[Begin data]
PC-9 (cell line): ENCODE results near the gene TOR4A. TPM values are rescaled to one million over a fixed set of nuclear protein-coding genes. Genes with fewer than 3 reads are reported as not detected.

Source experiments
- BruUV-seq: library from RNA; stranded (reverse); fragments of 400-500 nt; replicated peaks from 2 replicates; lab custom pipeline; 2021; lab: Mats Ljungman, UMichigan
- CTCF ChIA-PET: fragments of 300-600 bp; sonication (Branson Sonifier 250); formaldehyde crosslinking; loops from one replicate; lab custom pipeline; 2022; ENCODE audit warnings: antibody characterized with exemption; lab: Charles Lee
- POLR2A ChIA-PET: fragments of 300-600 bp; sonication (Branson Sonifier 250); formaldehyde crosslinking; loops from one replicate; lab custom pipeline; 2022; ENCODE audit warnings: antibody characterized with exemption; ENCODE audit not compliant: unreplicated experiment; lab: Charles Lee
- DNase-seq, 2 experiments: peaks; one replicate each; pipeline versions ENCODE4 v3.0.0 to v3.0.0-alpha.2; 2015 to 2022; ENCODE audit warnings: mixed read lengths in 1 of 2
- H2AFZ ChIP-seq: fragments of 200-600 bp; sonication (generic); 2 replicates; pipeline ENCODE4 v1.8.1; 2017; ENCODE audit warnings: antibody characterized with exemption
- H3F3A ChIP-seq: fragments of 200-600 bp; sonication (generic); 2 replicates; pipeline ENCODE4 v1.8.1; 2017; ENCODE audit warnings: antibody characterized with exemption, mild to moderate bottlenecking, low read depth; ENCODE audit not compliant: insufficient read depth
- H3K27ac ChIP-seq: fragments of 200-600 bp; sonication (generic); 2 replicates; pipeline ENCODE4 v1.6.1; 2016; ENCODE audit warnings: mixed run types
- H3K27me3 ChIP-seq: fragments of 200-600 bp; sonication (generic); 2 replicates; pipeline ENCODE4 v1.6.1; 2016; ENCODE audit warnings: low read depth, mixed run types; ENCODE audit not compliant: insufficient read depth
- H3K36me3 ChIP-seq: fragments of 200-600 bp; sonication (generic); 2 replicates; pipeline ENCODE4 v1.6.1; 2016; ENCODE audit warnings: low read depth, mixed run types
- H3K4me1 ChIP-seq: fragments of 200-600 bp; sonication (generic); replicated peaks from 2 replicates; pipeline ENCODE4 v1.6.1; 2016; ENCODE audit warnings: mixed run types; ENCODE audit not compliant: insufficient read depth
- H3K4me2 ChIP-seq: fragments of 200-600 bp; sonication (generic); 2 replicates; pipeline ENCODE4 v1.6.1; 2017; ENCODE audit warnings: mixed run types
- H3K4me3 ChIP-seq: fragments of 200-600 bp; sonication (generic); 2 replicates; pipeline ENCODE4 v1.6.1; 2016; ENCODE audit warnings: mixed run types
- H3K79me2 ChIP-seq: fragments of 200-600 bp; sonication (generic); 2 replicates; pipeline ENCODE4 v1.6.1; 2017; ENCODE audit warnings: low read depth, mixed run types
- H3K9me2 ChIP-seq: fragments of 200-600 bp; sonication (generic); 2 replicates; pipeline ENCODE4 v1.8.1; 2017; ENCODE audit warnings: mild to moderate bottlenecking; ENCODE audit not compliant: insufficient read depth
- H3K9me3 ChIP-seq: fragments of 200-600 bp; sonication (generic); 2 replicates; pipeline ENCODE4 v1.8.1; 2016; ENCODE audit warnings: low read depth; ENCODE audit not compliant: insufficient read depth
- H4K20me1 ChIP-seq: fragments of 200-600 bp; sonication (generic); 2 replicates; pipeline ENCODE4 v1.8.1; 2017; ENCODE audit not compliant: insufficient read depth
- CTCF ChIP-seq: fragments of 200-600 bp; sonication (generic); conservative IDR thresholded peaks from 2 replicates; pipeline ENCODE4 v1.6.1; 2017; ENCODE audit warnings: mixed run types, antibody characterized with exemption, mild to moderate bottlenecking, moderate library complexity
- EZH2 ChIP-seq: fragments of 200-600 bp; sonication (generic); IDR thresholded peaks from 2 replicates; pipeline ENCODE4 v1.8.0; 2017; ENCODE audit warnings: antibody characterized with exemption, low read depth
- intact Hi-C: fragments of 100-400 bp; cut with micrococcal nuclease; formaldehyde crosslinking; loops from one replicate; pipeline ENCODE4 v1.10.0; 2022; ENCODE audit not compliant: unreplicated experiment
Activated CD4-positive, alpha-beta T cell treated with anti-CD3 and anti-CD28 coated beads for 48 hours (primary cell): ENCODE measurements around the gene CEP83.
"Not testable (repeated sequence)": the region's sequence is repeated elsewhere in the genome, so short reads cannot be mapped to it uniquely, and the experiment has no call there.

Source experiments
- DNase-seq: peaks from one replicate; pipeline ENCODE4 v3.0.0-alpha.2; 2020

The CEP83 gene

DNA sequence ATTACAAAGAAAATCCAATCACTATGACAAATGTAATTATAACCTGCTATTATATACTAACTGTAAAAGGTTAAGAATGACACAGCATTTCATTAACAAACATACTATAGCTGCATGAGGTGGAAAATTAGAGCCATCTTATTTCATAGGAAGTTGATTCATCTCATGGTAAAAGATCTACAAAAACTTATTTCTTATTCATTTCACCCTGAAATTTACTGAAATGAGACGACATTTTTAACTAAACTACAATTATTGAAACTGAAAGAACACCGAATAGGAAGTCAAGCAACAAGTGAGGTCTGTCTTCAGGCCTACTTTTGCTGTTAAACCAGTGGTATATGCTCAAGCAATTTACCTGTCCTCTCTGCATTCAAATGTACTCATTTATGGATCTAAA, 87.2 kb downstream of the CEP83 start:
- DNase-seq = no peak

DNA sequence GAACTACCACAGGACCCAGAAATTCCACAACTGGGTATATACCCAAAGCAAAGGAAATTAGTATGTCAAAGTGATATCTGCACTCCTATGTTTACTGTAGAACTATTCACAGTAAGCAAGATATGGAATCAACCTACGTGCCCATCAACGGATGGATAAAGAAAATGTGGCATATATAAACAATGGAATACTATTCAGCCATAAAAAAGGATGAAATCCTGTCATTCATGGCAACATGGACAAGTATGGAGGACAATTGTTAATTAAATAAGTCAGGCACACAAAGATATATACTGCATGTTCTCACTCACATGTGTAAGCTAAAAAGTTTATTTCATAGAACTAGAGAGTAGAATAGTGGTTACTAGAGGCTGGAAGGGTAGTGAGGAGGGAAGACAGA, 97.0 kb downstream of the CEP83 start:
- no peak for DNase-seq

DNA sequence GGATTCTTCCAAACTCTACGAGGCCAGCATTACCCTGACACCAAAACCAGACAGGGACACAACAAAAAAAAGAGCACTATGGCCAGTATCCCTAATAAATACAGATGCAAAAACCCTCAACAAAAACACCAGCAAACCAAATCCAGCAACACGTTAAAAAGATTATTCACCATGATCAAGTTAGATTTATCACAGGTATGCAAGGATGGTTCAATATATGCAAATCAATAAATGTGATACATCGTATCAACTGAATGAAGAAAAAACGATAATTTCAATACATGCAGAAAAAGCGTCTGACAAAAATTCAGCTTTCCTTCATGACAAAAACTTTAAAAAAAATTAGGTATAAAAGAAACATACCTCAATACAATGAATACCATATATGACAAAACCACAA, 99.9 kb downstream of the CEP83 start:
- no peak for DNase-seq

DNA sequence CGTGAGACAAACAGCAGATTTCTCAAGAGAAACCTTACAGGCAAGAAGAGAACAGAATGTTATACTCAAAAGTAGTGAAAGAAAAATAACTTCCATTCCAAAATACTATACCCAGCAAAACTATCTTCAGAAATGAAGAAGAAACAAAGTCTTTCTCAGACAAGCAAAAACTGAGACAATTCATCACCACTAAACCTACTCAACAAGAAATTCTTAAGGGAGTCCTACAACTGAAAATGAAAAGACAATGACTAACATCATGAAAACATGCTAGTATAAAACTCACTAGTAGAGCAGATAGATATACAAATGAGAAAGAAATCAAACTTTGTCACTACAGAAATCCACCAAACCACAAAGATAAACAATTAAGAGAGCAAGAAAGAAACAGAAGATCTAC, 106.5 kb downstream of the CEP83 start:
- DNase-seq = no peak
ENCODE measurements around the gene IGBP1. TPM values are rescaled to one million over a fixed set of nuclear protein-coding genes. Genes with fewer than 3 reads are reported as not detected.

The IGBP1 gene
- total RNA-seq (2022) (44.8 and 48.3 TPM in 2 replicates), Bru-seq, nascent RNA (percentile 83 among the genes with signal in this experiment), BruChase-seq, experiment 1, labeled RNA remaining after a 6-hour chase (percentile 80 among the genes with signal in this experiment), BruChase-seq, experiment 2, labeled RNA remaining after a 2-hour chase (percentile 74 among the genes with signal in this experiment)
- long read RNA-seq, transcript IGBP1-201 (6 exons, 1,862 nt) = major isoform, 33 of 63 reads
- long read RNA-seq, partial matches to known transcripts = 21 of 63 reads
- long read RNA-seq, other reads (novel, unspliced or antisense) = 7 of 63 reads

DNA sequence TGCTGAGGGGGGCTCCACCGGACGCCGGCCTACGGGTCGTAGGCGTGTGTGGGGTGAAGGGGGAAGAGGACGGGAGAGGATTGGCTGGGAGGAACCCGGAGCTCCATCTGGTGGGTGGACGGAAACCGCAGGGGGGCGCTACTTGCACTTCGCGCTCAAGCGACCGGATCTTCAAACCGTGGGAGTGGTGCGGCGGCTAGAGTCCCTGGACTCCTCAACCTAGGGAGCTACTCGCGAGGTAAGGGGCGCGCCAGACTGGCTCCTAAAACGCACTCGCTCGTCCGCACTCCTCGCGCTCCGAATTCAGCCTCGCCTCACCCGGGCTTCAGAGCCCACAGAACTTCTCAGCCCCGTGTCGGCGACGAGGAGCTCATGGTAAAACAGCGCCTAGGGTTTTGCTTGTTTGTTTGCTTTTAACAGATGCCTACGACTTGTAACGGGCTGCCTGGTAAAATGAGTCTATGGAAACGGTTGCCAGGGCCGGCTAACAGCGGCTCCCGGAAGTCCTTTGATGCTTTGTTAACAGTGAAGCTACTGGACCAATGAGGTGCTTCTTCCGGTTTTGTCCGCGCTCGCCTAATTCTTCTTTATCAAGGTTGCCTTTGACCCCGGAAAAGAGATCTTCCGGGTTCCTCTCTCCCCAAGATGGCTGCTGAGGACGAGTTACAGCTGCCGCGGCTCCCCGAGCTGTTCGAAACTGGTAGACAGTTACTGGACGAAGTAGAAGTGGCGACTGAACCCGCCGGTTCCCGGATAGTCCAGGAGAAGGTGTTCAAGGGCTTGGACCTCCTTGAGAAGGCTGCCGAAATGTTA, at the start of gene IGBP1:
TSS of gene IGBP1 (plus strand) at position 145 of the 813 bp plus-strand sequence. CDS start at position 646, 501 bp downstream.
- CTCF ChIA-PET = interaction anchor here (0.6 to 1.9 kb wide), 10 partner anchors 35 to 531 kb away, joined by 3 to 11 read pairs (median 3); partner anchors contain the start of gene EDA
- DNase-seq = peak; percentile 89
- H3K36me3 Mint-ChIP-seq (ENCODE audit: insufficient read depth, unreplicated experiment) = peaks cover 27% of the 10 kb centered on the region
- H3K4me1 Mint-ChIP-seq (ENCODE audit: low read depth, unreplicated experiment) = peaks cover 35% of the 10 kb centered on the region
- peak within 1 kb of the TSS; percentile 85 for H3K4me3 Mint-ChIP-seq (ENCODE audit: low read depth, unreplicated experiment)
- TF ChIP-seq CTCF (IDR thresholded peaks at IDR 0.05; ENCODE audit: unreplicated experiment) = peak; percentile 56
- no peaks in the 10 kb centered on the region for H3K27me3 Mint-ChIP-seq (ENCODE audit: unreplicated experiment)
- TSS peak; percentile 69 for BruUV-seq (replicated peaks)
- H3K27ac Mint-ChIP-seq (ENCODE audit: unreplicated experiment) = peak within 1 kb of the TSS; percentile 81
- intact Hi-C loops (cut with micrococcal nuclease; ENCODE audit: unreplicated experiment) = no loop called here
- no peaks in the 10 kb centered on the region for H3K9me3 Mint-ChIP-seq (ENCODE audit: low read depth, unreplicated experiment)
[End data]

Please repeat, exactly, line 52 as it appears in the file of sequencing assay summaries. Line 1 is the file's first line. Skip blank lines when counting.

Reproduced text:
- intact Hi-C loops (cut with micrococcal nuclease; ENCODE audit: unreplicated experiment) = no loop called here